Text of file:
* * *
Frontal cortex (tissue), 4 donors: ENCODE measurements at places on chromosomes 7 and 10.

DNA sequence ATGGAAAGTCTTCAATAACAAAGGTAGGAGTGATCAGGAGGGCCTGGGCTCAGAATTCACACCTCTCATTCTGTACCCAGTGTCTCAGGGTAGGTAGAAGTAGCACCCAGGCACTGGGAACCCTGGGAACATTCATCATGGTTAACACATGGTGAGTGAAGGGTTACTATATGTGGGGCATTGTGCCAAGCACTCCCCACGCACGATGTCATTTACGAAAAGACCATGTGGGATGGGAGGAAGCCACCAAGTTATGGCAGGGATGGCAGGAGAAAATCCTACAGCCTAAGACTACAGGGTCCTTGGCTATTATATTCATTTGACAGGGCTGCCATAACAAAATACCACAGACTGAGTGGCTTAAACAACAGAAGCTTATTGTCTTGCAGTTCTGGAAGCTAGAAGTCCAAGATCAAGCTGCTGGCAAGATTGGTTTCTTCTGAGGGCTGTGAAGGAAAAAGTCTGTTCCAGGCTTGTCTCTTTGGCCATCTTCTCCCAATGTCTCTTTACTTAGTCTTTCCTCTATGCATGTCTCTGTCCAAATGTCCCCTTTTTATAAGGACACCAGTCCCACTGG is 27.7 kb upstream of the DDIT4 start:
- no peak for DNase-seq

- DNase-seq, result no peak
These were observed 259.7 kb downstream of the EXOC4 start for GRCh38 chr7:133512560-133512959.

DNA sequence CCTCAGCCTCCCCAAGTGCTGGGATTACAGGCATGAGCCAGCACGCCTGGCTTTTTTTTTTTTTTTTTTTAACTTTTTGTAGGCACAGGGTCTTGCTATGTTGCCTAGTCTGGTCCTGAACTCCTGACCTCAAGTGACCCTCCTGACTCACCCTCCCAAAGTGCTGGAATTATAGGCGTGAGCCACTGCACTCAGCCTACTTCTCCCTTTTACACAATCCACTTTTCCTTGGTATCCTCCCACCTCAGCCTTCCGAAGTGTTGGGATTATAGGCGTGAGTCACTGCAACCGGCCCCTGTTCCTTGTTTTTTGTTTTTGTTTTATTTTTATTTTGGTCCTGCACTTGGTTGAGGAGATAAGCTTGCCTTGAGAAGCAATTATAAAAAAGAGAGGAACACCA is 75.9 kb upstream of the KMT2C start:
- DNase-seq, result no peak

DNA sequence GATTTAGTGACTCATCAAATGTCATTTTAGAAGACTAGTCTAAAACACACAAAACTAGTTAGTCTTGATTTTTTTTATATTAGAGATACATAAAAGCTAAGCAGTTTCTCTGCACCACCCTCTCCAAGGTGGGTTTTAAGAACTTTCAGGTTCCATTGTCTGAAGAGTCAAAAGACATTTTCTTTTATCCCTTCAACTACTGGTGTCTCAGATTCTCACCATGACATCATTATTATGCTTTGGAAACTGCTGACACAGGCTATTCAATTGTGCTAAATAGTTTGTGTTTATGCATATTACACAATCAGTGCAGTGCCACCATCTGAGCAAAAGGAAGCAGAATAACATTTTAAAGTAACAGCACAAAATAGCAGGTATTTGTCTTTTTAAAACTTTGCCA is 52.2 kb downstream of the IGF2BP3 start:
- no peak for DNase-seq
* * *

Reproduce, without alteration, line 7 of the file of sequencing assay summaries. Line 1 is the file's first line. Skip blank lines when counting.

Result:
- DNase-seq, result no peak